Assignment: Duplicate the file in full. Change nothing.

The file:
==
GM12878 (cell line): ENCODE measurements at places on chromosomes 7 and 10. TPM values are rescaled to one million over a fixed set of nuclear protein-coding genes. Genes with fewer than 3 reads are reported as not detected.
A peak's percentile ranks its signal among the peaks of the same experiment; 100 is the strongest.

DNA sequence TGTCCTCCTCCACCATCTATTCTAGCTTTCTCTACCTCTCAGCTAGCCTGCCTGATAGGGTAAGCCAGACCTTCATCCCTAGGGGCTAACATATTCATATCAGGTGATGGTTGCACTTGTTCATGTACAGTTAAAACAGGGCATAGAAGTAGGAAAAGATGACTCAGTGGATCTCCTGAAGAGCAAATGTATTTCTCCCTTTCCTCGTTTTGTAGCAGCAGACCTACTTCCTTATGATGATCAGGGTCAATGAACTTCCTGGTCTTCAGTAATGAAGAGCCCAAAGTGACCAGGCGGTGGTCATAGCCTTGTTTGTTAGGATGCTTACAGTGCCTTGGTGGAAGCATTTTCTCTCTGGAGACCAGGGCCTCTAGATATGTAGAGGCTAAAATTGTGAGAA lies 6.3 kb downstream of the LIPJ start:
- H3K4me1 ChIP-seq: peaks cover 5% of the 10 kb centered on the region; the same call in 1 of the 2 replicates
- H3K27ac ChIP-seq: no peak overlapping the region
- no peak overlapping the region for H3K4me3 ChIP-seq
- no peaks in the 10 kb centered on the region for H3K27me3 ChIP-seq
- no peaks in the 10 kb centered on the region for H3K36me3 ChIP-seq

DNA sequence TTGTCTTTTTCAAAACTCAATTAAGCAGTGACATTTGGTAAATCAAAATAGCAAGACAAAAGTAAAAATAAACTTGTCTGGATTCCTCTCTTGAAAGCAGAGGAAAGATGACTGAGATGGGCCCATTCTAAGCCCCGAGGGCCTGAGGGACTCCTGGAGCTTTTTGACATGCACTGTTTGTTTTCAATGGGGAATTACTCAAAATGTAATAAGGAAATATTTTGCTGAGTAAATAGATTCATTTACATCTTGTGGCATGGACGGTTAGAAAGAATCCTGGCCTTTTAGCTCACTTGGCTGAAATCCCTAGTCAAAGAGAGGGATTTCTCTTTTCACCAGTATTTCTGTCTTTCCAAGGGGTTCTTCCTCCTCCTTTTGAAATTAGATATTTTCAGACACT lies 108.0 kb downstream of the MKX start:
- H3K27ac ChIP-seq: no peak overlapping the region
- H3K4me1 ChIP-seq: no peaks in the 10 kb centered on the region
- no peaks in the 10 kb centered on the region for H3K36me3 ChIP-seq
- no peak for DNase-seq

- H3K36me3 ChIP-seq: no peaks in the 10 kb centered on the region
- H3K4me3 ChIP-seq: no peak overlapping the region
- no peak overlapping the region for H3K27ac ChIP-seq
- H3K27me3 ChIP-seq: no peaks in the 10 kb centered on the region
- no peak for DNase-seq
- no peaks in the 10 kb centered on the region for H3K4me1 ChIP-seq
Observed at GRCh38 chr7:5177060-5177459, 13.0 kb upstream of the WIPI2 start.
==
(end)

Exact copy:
GM12878 (cell line): ENCODE measurements at places on chromosomes 7 and 10. TPM values are rescaled to one million over a fixed set of nuclear protein-coding genes. Genes with fewer than 3 reads are reported as not detected.
A peak's percentile ranks its signal among the peaks of the same experiment; 100 is the strongest.

DNA sequence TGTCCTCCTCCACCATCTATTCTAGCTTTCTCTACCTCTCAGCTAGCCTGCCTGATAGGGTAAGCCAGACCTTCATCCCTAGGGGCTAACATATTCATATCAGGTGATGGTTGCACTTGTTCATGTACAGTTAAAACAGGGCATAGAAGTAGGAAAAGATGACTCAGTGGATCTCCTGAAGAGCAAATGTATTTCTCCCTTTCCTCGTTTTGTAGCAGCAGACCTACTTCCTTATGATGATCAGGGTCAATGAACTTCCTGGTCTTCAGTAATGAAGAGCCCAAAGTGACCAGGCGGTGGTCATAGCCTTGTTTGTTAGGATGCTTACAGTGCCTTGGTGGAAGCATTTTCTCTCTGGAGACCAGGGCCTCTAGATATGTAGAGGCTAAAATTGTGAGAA lies 6.3 kb downstream of the LIPJ start:
- H3K4me1 ChIP-seq: peaks cover 5% of the 10 kb centered on the region; the same call in 1 of the 2 replicates
- H3K27ac ChIP-seq: no peak overlapping the region
- no peak overlapping the region for H3K4me3 ChIP-seq
- no peaks in the 10 kb centered on the region for H3K27me3 ChIP-seq
- no peaks in the 10 kb centered on the region for H3K36me3 ChIP-seq

DNA sequence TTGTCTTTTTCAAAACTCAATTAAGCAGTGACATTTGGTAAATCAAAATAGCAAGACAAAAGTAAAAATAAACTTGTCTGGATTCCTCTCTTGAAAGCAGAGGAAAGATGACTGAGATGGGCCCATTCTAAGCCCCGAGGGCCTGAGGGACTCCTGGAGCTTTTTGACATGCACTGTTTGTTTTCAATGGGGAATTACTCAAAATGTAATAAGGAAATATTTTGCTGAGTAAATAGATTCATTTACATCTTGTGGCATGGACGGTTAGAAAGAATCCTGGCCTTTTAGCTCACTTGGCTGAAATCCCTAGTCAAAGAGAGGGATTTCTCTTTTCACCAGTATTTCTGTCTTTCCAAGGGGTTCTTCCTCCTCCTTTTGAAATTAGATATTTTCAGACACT lies 108.0 kb downstream of the MKX start:
- H3K27ac ChIP-seq: no peak overlapping the region
- H3K4me1 ChIP-seq: no peaks in the 10 kb centered on the region
- no peaks in the 10 kb centered on the region for H3K36me3 ChIP-seq
- no peak for DNase-seq

- H3K36me3 ChIP-seq: no peaks in the 10 kb centered on the region
- H3K4me3 ChIP-seq: no peak overlapping the region
- no peak overlapping the region for H3K27ac ChIP-seq
- H3K27me3 ChIP-seq: no peaks in the 10 kb centered on the region
- no peak for DNase-seq
- no peaks in the 10 kb centered on the region for H3K4me1 ChIP-seq
Observed at GRCh38 chr7:5177060-5177459, 13.0 kb upstream of the WIPI2 start.